[/caption]The educational experiment currently being carried out on the space station has just returned a surprise result. It would appear the two web-weaving spiders being studied have turned their fortunes around – they have scrapped their aimless 3D mess of silk and started to create the symmetrical 2D webs more commonly seen on Earth. The experiment started off a little precarious as one of the spiders went AWOL, but it would appear the pair are back and better than ever, spinning picture perfect spider webs.
This experiment, currently being studied by hundreds of K-12 students in the USA, is one of the payloads of the STS-126 shuttle mission to the International Space Station (ISS), dubbed the “home improvement mission.” Not to be outdone by the space walking astronauts, the little arachnid ISS passengers have decided to do some home improvements of their own…
“While y’all have been busy doing your extreme makeover, our spiders have done an extreme makeover and have torn down their first web and have made another one,” flight controllers informed the ISS crew.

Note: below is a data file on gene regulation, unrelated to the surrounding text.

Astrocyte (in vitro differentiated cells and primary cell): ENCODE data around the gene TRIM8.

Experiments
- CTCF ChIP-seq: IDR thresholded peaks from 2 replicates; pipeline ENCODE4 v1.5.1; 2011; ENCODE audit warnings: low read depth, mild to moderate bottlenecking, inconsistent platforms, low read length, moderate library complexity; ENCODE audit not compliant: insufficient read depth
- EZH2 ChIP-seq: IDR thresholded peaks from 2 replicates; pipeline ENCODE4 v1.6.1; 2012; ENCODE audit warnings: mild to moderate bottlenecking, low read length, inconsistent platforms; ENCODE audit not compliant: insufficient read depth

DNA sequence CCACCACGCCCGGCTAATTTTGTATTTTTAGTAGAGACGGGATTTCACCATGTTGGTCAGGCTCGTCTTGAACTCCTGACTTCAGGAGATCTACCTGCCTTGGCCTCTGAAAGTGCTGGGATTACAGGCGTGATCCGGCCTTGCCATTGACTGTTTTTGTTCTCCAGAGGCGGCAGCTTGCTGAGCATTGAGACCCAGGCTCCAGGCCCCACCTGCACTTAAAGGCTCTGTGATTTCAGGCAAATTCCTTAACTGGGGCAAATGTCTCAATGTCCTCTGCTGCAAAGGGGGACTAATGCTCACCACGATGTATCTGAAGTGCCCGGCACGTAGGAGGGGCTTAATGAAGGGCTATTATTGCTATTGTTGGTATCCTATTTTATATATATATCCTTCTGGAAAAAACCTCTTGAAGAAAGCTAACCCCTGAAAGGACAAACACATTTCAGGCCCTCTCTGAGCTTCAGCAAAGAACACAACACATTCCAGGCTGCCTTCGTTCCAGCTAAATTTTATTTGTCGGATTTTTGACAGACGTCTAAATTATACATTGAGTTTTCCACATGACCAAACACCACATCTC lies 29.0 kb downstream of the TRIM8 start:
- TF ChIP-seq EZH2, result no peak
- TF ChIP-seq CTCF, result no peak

“I thought we were your main entertainment, but I guess we’ve been taken over by spiders,” Michael Fincke, space station commander, said in response.And what an extreme makeover these little spiders have carried out! It may have taken them a few days to adjust to the microgravity conditions in orbit, but they have turned their little enclosure into a scene more commonly recognised in nature. Only last week, the camera attached to the spider experiment revealed that although the eight-legged guests were making themselves at home, their habitat was a little chaotic. Without gravity, it appeared that spiders could not construct a “normal” web.
However, it looks like that was just the adjustment period. On Thursday, mission control noticed the web and notified the crew to take a closer look. “We noticed the spiders’ made a symmetrical web,” Fincke radioed to Mission Control on Friday. “It looks beautiful.”
This striking turn-around by the spiders will be of great interest to biologists and students alike. Although it was interesting to study how different forms of life adapt to conditions in space, I don’t think anyone was predicting such a dramatic change in fortune. I just hope the spider duo get an extra treat for their troubles.
It turns out that the space station crew not only have spiders and butterflies in space to keep them company, they also have a collection of fruit flies to feed to the busy spiders. However, having seen the animated movie “Fly Me to the Moon” in August, we already know how flies adapt to space…